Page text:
Sunday, October 21, 2018

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Bachmann may seek Franken’s Senate seat

Michele Bachmann, the former congresswoman and one-time Republican presidential candidate, considering a run for former Minnesota Sen. Al Franken’s seat

  • Senate-Minnesota-Bachmann

    FILE - In this Feb. 21, 2012, file photo, Congresswoman Michele Bachmann gives an interview in Minnesota. Bachmann, a one-time Republican presidential contender and former U.S. representative, says she's considering a run for Sen. Al Franken's seat. Franken resigned Tuesday, Jan. 2, 2018, after a cloud of sexual misconduct allegations starting in November. (Glenn Stubbe/Star Tribune via AP, File)

    Glenn Stubbe

ST. PAUL — Michele Bachmann, the deeply conservative former congresswoman and one-time presidential contender, said she is considering running for Al Franken’s former Senate seat in Minnesota.

Bachmann recently told televangelist Jim Bakker that she has been praying about the decision since Franken announced plans last month to leave the Senate amid sexual misconduct allegations. Franken, a Democrat, officially resigned Tuesday.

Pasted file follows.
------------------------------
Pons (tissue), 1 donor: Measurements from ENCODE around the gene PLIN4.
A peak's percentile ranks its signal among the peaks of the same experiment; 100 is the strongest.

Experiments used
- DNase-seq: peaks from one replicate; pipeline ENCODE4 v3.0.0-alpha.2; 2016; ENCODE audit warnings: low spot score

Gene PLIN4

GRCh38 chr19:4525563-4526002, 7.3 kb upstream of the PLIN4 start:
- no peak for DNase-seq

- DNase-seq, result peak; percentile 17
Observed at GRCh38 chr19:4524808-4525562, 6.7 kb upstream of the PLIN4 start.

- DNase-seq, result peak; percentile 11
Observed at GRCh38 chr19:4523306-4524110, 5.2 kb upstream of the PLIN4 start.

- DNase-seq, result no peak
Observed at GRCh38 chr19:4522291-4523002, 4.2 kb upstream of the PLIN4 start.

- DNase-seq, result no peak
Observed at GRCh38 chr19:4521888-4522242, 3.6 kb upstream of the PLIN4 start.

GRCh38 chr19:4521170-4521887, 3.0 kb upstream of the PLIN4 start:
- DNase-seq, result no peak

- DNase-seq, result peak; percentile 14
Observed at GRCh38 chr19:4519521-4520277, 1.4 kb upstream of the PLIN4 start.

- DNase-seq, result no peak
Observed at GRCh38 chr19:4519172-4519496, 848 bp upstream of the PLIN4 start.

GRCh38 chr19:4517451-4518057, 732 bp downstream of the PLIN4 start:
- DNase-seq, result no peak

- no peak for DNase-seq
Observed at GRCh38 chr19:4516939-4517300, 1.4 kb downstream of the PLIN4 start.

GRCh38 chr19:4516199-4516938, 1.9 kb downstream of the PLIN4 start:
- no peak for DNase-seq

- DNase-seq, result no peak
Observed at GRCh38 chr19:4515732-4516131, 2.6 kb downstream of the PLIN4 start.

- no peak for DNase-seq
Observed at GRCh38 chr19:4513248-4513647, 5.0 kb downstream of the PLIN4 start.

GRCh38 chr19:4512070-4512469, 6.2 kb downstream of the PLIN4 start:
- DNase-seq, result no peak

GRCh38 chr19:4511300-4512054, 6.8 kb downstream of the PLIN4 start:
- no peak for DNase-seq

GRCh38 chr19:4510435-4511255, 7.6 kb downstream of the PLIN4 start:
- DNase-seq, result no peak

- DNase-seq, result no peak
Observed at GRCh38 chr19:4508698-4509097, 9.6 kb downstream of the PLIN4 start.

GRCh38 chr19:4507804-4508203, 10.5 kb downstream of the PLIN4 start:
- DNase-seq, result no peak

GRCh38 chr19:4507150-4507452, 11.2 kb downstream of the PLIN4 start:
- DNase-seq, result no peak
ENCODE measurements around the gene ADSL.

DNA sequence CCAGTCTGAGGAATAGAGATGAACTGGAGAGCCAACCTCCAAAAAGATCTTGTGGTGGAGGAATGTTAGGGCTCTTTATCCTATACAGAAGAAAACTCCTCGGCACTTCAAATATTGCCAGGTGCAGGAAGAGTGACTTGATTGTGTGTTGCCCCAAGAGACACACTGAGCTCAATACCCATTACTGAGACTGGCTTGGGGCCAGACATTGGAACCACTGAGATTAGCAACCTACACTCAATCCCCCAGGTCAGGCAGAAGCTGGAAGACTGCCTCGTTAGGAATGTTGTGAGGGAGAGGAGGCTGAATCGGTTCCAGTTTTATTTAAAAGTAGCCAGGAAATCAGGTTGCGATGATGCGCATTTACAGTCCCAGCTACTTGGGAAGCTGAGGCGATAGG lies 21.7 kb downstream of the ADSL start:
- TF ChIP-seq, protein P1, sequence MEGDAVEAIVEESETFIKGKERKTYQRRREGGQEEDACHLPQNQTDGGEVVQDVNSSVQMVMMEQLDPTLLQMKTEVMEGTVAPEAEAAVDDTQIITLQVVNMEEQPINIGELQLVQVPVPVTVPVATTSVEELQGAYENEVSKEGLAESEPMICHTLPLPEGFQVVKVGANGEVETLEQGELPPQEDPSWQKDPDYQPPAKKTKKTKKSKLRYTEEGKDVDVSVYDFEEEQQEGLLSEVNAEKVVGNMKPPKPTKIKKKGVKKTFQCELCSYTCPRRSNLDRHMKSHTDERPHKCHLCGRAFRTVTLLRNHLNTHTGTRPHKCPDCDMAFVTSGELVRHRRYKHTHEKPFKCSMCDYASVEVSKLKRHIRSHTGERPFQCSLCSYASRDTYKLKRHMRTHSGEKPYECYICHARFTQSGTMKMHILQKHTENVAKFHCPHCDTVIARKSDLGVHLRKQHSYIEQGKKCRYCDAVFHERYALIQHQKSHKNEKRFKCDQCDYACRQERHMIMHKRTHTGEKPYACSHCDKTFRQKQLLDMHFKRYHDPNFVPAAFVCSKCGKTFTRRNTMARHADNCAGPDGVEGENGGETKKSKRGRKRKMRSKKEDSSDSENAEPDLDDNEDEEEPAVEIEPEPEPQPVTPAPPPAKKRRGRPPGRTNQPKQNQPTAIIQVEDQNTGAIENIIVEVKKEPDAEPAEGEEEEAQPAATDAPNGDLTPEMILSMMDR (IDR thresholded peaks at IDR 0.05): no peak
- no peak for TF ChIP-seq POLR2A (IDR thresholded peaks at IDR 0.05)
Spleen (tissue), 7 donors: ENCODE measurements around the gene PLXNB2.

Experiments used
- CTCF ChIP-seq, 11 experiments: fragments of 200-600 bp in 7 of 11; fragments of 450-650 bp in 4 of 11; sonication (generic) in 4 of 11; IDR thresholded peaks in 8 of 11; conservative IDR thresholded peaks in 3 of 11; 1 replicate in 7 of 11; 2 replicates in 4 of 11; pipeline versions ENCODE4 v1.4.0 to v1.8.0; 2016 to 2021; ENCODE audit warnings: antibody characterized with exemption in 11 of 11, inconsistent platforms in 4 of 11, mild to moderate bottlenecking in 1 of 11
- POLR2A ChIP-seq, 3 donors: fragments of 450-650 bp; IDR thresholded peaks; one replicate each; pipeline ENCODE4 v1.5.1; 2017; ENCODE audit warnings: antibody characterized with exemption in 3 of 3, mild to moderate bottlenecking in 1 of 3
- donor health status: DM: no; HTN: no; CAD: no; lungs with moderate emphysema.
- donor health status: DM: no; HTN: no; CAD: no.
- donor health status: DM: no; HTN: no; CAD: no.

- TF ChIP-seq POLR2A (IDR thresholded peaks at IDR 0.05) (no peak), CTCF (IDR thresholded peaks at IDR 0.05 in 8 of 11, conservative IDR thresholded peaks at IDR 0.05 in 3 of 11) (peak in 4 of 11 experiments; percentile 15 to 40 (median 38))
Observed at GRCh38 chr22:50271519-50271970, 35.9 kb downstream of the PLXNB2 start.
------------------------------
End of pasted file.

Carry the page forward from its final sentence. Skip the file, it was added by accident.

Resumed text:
“I’ve had people contact me and urge me to run for that Senate seat,” Bachmann said during Bakker’s TV show on Dec. 27. “Am I being called to this now? I don’t know.”

Minnesota’s governor chose Democratic Lt. Gov. Tina Smith to immediately replace Franken in the Senate. She’ll be sworn in today. Smith also plans to run for the seat in a November special election.

Bachmann was known for making controversial remarks and missteps during her four terms in Congress representing Minnesota’s most conservative district.

She falsely claimed in 2011 that HPV vaccines might cause mental retardation. In 2012, she and a group of fellow Republican lawmakers suggested the federal government was being penetrated by the Muslim Brotherhood and specifically referenced then-Secretary of State Hillary Clinton’s top aide, Huma Abedin.

Bachmann’s unsuccessful 2012 presidential bid petered out after a sixth-place finish in the early Iowa caucuses. She decided against running for re-election in 2014, after nearly being defeated by a Democratic challenger two years earlier.

Franken, a former “Saturday Night Live” comedian, first won his Senate seat in 2009. But support from many of his fellow Senate Democrats collapsed following the sexual misconduct allegations. Franken disputed or denied many of the accounts.

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